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Venezuela’s Chavez Pushes for New World Financial System in Argentina

Fri 8th Aug 2008

Countries in South America are constructing a new international financial system, said the President of Venezuela, Hugo Chávez, after meeting with Argentine President Cristina Fernández de Kirchner and Brazilian President Luis Inacio “Lula” da Silva in Buenos Aires on Monday.

Along with this, Chávez announced over the weekend that the recently nationalized Bank of Venezuela will be expanded to serve more municipalities in Venezuela and emulate the model of the Caixa Económica do Brasil, the largest state-owned bank in Latin America, with assistance from Brazilian officials.

“We are amidst a world financial crisis, that is why the creation of a new financial-economic system is necessary,” Chávez said in a press conference in Argentina.

Chávez also met with Argentine business leaders to improve commercial ties and discuss the projects with Argentina’s National Agricultural Technology Institute (INTI). One such project is a contract with INTI to construct 200 “socialist” factories with Argentine technology, 30 of which are planned to be underway this month.

The agreements include technical assistance and training of Venezuelan officials through a contract with Venezuela’s renovated National Institute for Socialist Education and Training (INCES), to strengthen Venezuela's training programs for the newly acquired technologies.

“We are determined to industrialize Venezuela and I know that you are ready to re-energize the industrialization of Argentina,” Chávez told Argentine business leaders Monday.

President Chávez suggested that after Argentina and Venezuela consolidate these projects, they might work together to “spread these marvelous projects to other countries that need it.”

In addition, Chávez proposed a bi-national investment fund with Argentina that “would be a powerful motor” for the integration of the two countries. Venezuela has already purchased several billion dollars worth of Argentine debt in the past three years, and the two countries have signed economic accords to exchange Venezuelan energy for Argentine food.

Venezuela is currently launching similar bilateral investment funds in team with Iran, Russia, and China. Chávez highlighted the Chinese Development Bank’s $4 billion contribution to the bilateral investment fund with Venezuela last November as another sign that a new international financial system is taking shape.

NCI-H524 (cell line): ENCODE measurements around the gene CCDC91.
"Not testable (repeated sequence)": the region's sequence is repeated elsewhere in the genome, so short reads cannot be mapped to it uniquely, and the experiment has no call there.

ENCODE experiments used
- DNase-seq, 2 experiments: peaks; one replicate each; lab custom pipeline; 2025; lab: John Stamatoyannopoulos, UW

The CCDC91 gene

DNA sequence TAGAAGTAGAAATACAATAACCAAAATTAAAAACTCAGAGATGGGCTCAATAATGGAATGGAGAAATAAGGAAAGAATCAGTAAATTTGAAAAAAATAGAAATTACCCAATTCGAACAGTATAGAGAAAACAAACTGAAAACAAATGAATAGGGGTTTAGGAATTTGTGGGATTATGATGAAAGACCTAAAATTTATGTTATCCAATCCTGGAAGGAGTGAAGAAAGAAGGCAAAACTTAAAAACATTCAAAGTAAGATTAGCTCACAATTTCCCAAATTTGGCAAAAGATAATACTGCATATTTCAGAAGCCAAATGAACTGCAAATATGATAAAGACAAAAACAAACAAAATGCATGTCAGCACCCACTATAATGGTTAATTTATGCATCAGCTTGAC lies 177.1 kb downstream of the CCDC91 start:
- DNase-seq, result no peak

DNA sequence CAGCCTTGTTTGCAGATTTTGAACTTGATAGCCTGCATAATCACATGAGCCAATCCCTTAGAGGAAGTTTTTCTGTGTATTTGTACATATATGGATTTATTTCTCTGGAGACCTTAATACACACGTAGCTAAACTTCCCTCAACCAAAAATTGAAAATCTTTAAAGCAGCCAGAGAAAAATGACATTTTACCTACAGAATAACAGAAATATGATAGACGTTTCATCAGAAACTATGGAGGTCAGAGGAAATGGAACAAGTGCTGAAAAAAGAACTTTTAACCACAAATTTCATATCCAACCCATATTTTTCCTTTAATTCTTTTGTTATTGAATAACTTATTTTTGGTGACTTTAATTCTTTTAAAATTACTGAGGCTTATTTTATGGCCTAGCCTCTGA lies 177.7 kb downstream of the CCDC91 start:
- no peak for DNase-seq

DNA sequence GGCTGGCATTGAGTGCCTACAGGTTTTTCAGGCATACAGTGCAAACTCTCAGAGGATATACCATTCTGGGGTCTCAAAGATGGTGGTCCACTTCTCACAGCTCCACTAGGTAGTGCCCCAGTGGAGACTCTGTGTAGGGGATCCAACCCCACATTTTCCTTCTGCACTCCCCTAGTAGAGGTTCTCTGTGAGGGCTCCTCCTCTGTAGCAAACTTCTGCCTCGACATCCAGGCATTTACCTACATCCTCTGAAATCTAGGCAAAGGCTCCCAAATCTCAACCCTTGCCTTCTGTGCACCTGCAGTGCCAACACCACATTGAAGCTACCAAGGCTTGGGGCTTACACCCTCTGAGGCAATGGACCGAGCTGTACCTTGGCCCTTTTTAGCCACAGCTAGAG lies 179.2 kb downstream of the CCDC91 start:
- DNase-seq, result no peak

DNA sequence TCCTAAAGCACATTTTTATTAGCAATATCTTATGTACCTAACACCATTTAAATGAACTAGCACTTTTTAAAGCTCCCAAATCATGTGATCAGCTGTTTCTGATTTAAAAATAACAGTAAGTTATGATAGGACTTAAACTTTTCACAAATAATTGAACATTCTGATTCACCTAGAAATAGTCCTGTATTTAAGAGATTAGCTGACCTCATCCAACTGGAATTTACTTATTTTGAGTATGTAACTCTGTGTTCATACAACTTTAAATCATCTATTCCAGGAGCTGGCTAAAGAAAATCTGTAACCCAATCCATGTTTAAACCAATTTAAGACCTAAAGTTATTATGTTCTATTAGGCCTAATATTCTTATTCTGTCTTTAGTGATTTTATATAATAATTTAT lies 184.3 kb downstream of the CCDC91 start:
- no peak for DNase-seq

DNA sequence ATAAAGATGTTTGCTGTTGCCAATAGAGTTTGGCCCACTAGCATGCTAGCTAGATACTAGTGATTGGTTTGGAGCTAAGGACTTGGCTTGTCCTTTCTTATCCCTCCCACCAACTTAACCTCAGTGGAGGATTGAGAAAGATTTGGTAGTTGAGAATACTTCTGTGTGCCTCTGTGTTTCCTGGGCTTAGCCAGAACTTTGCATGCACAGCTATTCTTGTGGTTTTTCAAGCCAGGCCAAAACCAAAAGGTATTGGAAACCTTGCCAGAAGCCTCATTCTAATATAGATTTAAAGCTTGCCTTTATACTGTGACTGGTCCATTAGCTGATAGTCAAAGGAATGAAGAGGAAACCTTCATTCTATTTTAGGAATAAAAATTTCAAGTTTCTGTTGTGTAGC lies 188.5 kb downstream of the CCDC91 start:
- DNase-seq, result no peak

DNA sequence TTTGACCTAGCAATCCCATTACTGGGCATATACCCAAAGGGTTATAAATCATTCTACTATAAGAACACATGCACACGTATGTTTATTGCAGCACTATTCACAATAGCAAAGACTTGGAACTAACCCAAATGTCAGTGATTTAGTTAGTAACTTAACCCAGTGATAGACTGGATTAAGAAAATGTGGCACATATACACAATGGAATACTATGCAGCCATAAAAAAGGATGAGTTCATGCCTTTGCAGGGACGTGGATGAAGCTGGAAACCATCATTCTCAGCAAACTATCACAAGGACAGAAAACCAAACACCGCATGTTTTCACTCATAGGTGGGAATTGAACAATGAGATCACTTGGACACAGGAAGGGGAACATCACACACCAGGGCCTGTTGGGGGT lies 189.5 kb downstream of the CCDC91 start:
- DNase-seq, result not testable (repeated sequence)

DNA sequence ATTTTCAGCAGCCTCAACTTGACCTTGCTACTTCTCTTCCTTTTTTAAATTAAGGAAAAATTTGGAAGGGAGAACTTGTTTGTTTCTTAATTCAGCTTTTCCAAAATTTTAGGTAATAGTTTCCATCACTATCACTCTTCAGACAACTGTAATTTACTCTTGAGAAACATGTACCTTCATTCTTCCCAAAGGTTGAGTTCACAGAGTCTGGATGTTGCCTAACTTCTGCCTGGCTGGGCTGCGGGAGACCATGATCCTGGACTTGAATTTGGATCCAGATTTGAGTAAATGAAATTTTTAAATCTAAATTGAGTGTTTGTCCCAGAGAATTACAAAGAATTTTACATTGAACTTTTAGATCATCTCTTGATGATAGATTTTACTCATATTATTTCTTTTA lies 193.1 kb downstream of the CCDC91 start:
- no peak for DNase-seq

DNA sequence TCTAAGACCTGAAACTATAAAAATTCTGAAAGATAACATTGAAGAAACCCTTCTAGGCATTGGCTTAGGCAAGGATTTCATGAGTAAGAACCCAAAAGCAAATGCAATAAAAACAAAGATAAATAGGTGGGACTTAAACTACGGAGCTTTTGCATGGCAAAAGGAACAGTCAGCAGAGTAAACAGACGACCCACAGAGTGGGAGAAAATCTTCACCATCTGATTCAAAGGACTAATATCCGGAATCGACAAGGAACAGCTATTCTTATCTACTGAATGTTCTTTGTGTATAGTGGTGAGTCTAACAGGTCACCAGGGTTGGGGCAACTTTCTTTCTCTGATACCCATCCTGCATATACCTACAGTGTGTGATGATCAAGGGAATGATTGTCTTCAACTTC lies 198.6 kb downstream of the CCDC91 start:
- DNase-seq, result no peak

A further indication of Venezuela’s burgeoning financial networks on the South American continent is Chávez’s plan to model the Bank of Venezuela after the Caixa Económica do Brasil, which serves 33.6 million Brazilians mainly from lower income strata. Last Tuesday, Chávez and several federal ministers held a private meeting with representatives of the Caixa.

“One of the plans I have with the Bank of Venezuela, once it is nationalized in the coming weeks, will be to municipalize it, so that it reaches the whole country,” Chávez explained Sunday.

“Here, there are many municipalities that do not have a banking agency,” he continued. “We must copy the good experiences, making adaptations to our particularities,” he said, referring to the Brazilian bank.

Chávez added that the bank shall be “an ultra-modern entity” that will benefit “not only the rich and the middle class, but also the people.”

The Caracas stock market index rose by .37% on Tuesday, compelled in part by the rally of 6.67% in Bank of Venezuela stocks, according to Reuters.

Finally, concerning Venezuela’s eminent membership in the Common Market of the South (MERCOSUR), for which congressional approval from both Brazil and Paraguay is still needed, Chávez highlighted during the press conference in Buenos Aires that those who oppose the admittance of Venezuela are not the majorities of either country, but rather “very well-defined political sectors” who are working to “impede unity.”

James Suggett writes for Venezuela Analysis.
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